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Flatiron Building (also know as I Am Still Learning) by William Kentridge

Flatiron Building (also know as I Am Still Learning) by William Kentridge

Harris Schrank Fine Prints (IFPDA)



Edition Size: rare, only a few impressions known

Image Size: 7 3/4 x 5 1/4 inches

Sheet Size: 13 1/4 x 9 1/2 inches


Condition: Excellent

Details — Click to read

William Kentridge (b. 1955), Flatiron Building, (also known as I Am Still Learning), drypoint, 1985, on Rives paper with their watermark, signed, dated and dedicated For Hermine from William ’86; inscribed AP lower left, in excellent condition, with full margins, 7 3/4 x 5 1/4, the sheet 13 1/4 x 9 1/2 inches.

Provenance: Gift of the artist
Estate of Hermine Chivian-Cobb, New York

Hermine Chivian-Cobb was a brilliant and highly regarded professional both as an art historian and a fine arts appraiser. Educated at Smith College, the Ecole du Louvre, and the Institute of Fine Arts of New York University, her broad knowledge of European art ranged from the 17th to the 20th century, including Russian painting and theater design. Her distinguished career included work at the Metropolitan Museum of Art, Sotheby’s, and Wildenstein Gallery.

This composition shows the artist in New York, his back turned to the viewer with his portfolio under his arm. He is seen walking away from the viewer precariously close to an open manhole. A warthog standing on the roof of a car in the foreground adds to the sense of alienation and displacement, felt by the artist struggling to find his place in an unfamiliar and congested environment. Of course in recent years Kentridge’s work has been heralded in New York – and beyond.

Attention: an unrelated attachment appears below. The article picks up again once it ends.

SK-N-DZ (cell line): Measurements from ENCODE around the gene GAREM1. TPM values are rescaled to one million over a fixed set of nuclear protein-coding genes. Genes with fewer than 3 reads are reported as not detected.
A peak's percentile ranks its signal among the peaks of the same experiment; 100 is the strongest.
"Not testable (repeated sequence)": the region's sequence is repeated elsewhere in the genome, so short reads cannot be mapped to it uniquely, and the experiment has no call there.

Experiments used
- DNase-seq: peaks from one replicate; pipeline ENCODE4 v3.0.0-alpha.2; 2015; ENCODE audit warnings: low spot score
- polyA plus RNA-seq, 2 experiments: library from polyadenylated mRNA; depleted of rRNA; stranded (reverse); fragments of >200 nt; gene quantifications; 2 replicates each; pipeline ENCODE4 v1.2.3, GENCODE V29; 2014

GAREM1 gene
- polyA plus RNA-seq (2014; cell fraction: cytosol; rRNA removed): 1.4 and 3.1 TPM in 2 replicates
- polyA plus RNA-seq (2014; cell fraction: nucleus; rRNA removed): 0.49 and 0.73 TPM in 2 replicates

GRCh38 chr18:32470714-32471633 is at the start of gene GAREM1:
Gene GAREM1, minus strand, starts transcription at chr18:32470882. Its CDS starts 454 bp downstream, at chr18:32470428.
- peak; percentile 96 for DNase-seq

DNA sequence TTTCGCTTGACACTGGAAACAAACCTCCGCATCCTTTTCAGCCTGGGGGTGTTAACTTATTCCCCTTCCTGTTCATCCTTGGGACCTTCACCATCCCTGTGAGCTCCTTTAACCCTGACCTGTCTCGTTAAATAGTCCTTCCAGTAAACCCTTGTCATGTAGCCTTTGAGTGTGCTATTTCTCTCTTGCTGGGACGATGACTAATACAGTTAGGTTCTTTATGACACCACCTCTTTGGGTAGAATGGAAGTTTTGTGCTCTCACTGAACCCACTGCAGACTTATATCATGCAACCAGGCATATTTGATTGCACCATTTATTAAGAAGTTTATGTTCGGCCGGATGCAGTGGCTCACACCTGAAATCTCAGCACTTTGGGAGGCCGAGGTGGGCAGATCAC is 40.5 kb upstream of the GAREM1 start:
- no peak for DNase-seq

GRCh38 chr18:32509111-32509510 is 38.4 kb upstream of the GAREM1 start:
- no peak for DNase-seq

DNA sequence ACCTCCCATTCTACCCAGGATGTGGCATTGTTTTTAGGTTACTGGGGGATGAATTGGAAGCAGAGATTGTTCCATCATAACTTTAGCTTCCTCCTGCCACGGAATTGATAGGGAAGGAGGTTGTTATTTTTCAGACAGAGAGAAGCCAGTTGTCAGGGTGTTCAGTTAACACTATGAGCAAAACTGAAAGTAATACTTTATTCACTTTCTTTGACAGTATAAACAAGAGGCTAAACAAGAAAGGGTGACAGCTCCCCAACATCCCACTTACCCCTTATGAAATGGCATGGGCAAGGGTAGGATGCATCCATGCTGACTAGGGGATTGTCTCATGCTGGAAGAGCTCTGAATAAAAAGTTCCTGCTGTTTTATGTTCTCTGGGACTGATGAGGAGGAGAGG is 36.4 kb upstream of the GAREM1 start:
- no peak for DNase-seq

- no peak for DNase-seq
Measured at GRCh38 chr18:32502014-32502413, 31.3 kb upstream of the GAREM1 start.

Flatiron Building is rare, only a few proofs are known, each inscribed AP (artist’s proof); we know of no edition.

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The Artist

William Kentridge

William Kentridge is a South African artist best known for his prints, drawings, and animated films. These are constructed by filming a drawing, making erasures and changes, and filming it again. In his drawings and animations, William Kentridge articulates the concerns of post-Apartheid South Africa with unparalleled nuance and lyricism. In the inventive process by which he created his best-known works, Kentridge draws and erases with charcoal, recording his compositions at each state. He then displays a video projection of the looped images alongside their highly worked and re-worked source drawings.

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